The most promising vaccine against the coronavirus to date is also an example of the long-term value of curiosity-driven basic research and its funding by the Deutsche Forschungsgemeinschaft (DFG, German Research Foundation). The so-called mRNA vaccine platform, which the Mainz-based company BioNTech uses in its Covid-19 vaccine developed jointly with the US pharmaceutical company Pfizer, can be traced back to preliminary work carried out from 2006 to 2008 in a project within a DFG-funded Collaborative Research Centre (CRC) on cancer research at the Johannes Gutenberg University Mainz. This in turn was also tied to previous DFG-funded research.
The project was led by the later founder and current CEO of BioNTech, Professor Dr. Uğur Şahin, whose name and person are closely associated with the development of the BNT162b2 vaccine, which will be deployed immediately following its approval in the United Kingdom and its anticipated approval in the USA and the EU. In addition to him, Privatdozent Dr. Özlem Türeci, Şahin’s wife, who as Chief Medical Officer of BioNTech is also significantly involved in the Covid-19 vaccine, conducted research in a project in the Collaborative Research Centre. The spokesperson of the CRC was immunologist and oncologist Professor Dr. Christoph Huber, who was also one of the subsequent founders of BioNTech and is now a member of the company’s supervisory board.
Şahin describes the work funded by the DFG as “important contributions” towards exploring fundamental scientific issues on the path to the currently deployed mRNA vaccine platform. “That preliminary work helped lay the foundations for the development of our vaccine,” states Şahin.
The CRC in which Şahin conducted his work received funding of approximately €19 million from 1997 to 2008. He conducted research on “mechanisms of tumor defense and their therapeutic implications” in two major areas with more than a dozen projects each. Şahin was initially involved in the CRC as of 2000 as the head of an independent junior research group. He received further funding in a Research Training Group from 2004, just like Özlem Türeci, who was granted a habilitation fellowship and funded under the DFG’s Heisenberg Programme. Şahin’s project was set up in 2006 in the final funding period for the CRC and initially led by him as a Privatdozent, before he was appointed to a professorship in experimental oncology. The project received over €300,000 in funds before the CRC ended in 2008.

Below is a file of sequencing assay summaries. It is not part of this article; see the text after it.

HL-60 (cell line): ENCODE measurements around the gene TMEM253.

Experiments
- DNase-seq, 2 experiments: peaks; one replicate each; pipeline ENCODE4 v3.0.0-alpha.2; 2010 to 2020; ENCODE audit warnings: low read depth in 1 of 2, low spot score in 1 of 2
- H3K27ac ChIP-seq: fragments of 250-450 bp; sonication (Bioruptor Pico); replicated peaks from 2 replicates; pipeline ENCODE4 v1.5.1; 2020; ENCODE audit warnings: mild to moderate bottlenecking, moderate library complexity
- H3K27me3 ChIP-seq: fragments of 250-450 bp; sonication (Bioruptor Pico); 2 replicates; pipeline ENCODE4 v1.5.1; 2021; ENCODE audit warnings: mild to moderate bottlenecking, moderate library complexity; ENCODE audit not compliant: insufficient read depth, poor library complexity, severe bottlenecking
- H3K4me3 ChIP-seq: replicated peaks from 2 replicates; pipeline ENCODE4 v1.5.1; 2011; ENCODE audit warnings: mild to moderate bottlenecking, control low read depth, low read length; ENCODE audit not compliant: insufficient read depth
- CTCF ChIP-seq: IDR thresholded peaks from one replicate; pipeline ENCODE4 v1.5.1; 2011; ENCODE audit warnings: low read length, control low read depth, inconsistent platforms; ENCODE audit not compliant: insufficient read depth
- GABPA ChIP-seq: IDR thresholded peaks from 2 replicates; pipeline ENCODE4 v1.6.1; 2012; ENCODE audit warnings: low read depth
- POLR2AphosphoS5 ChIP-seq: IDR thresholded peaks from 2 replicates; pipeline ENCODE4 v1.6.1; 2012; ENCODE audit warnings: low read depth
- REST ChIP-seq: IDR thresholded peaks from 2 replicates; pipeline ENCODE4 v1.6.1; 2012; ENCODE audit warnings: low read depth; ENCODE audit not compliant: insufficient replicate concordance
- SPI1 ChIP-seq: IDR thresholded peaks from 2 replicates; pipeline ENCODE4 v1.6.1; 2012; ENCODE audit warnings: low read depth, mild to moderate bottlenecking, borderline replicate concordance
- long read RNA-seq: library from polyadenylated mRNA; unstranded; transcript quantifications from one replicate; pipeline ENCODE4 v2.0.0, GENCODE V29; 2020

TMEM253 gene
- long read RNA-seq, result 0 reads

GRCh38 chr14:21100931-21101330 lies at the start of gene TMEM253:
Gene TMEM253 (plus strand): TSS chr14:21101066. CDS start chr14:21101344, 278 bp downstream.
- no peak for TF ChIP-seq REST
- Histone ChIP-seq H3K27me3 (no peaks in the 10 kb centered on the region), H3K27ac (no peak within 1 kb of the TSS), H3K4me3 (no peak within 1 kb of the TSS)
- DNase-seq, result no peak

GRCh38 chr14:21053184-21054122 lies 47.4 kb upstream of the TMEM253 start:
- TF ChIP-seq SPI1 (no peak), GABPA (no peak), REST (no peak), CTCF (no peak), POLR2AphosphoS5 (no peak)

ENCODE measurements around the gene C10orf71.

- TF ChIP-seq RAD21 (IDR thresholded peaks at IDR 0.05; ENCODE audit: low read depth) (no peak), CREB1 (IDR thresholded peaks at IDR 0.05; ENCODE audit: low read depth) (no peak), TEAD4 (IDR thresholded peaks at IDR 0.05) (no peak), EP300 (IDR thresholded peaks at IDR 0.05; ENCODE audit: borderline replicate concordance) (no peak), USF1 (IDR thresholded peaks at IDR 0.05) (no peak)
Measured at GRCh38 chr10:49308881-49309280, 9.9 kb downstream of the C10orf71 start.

Under the title “Development of mRNA-based vaccines to induce integrated T- and B-cell immune responses against molecularly defined tumour antigens,” the project aimed to control and destroy tumours by directly activating the body's own immune system, which is a fundamentally different approach to therapy than radiation or chemotherapy. This approach involves the tumour antigens on the surface of tumour cells being identified and their genetic information deciphered. The genetic blueprint obtained in this way can then be used as a template or platform for the development and technological production of a vaccine specifically directed to target tumour antigens. Ribonucleic acids (mRNA) are used as a vaccine substance. They inform the immune system about the tumour antigens to be combated and then rapidly degrade, thus leaving no permanent genetic changes in the genome.
This approach of so-called mRNA vaccination is in turn based on other preliminary work from the 1990s. This included work in a Collaborative Research Centre at the University of Tübingen funded by the DFG from 1997 to 2004. Co-workers in the CRC led by immunologist Professor Dr. Hans-Georg Rammensee on the main topic entitled “Stem cells and antigen recognition in the hematopoietic system. From hematopoietic stem cells to immunotherapy” included, among others, Dr. Ingmar Hoerr, who obtained his doctorate there within a project and then went on to found the biotech company Curevac, which is also currently working to develop a coronavirus vaccine.
Şahin himself continued the work started in the CRC within the framework of several grants from the German Federal Ministry of Education and Research (BMBF) and in the DFG-funded Research Centre Translational Oncology (TRON), which he co-founded in 2010, at Mainz University Medical Centre, and, since 2008, in his spin-off BioNTech, where this work has now contributed to the development of the coronavirus vaccine.